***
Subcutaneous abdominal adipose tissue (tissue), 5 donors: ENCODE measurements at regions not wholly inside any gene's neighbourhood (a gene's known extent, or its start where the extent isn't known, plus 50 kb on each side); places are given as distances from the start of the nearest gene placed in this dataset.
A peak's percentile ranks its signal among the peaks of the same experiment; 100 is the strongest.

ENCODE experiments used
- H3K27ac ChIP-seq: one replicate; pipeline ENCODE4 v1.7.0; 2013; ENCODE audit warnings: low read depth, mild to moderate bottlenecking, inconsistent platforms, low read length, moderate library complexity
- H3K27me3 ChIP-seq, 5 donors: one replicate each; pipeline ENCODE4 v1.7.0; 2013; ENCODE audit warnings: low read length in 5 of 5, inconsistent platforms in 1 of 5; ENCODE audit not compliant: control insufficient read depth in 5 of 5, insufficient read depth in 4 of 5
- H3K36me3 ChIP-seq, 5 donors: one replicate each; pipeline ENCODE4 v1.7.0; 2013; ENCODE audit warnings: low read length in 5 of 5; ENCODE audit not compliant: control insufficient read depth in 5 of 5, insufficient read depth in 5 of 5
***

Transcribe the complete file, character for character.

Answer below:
Subcutaneous abdominal adipose tissue (tissue), 5 donors: ENCODE measurements at regions not wholly inside any gene's neighbourhood (a gene's known extent, or its start where the extent isn't known, plus 50 kb on each side); places are given as distances from the start of the nearest gene placed in this dataset.
A peak's percentile ranks its signal among the peaks of the same experiment; 100 is the strongest.

ENCODE experiments used
- H3K27ac ChIP-seq: one replicate; pipeline ENCODE4 v1.7.0; 2013; ENCODE audit warnings: low read depth, mild to moderate bottlenecking, inconsistent platforms, low read length, moderate library complexity
- H3K27me3 ChIP-seq, 5 donors: one replicate each; pipeline ENCODE4 v1.7.0; 2013; ENCODE audit warnings: low read length in 5 of 5, inconsistent platforms in 1 of 5; ENCODE audit not compliant: control insufficient read depth in 5 of 5, insufficient read depth in 4 of 5
- H3K36me3 ChIP-seq, 5 donors: one replicate each; pipeline ENCODE4 v1.7.0; 2013; ENCODE audit warnings: low read length in 5 of 5; ENCODE audit not compliant: control insufficient read depth in 5 of 5, insufficient read depth in 5 of 5